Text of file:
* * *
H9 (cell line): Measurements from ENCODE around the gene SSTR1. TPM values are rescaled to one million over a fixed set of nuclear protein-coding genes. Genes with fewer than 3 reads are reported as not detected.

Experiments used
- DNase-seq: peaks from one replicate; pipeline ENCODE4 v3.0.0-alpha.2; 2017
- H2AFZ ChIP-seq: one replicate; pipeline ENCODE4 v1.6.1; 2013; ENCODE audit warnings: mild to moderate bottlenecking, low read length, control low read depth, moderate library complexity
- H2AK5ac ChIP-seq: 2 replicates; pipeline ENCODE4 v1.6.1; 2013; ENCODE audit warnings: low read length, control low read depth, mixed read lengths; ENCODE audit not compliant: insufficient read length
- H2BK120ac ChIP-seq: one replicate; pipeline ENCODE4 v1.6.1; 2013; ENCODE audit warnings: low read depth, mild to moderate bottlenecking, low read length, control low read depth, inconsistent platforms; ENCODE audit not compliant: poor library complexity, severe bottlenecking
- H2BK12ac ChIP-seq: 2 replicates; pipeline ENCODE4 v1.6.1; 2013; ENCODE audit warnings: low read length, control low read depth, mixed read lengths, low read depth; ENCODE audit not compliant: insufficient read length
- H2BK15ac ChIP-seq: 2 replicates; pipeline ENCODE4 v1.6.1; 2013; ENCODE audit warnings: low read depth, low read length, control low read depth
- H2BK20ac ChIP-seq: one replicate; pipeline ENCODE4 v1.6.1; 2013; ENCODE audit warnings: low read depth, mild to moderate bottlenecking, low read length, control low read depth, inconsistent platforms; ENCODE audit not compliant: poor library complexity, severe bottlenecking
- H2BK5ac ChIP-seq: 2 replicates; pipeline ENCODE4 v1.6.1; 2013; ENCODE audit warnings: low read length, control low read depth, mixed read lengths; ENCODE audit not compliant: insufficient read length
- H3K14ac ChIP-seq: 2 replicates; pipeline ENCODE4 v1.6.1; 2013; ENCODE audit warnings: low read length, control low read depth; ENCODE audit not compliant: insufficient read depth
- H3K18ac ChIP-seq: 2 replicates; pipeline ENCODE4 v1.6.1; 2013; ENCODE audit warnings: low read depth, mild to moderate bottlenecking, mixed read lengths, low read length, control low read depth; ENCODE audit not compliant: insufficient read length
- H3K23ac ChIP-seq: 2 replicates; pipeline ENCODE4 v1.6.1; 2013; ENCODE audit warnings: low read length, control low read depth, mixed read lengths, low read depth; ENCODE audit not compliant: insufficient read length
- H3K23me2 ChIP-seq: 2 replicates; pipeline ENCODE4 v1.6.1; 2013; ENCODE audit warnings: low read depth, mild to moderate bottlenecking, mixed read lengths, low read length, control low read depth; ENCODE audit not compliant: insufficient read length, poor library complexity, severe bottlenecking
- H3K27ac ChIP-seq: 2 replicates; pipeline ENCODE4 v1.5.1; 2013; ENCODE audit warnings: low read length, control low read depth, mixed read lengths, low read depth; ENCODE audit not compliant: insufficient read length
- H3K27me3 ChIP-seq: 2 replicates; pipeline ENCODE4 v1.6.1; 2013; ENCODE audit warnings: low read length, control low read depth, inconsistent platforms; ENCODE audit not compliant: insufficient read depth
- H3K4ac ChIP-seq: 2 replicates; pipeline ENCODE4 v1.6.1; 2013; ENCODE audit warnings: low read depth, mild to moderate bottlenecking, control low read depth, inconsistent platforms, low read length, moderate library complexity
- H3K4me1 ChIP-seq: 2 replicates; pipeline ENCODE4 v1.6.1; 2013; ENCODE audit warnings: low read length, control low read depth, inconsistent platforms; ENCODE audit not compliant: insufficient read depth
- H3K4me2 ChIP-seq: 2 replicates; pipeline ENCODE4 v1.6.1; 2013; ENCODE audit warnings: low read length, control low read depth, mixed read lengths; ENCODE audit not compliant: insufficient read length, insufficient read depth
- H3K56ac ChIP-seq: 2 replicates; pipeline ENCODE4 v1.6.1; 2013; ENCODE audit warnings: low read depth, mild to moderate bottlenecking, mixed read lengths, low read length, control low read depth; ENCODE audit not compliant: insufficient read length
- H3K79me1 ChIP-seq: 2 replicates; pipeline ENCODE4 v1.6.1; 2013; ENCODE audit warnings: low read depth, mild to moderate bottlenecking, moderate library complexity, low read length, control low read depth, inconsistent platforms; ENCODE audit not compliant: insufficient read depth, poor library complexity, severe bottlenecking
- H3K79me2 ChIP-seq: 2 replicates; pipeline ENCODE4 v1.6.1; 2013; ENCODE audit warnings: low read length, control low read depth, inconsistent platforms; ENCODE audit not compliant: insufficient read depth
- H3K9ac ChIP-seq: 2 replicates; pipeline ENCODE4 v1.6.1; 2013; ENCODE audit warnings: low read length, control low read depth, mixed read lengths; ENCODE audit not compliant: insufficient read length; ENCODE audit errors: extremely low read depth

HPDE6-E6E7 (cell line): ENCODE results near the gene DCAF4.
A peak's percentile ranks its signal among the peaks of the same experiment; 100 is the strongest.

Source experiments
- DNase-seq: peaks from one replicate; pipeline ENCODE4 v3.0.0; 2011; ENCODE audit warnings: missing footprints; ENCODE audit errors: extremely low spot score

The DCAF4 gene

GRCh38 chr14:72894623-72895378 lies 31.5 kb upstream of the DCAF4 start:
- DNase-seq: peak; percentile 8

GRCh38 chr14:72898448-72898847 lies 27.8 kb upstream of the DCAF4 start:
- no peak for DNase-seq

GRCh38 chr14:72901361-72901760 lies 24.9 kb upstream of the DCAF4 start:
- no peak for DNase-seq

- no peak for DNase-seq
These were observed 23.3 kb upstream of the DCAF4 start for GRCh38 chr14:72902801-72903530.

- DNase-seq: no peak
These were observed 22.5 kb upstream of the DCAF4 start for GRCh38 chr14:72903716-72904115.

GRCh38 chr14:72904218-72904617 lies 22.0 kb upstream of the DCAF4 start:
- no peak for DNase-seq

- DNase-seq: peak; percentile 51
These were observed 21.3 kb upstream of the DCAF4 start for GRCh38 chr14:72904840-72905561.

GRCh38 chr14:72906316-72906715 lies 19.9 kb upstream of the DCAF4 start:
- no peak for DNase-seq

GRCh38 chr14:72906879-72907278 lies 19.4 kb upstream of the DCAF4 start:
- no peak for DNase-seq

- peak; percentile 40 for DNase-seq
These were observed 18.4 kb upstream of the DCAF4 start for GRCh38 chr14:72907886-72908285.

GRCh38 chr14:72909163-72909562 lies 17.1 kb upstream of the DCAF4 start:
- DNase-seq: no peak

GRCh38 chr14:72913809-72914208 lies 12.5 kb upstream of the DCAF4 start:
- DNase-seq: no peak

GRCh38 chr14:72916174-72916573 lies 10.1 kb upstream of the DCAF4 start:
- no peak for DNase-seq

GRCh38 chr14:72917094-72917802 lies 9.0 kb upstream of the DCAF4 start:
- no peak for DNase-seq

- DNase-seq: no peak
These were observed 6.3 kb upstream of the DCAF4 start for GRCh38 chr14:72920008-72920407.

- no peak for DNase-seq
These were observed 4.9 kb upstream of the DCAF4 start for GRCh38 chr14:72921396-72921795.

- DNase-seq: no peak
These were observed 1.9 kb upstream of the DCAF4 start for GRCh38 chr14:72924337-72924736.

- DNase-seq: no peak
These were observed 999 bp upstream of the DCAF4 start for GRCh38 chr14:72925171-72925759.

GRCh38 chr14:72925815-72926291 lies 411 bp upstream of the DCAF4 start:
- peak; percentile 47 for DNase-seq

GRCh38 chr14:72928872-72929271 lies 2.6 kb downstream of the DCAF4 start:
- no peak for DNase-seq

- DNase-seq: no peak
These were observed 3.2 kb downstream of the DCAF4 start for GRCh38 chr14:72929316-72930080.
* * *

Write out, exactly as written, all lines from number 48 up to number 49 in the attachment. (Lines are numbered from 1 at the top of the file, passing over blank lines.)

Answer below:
These were observed 18.4 kb upstream of the DCAF4 start for GRCh38 chr14:72907886-72908285.

GRCh38 chr14:72909163-72909562 lies 17.1 kb upstream of the DCAF4 start: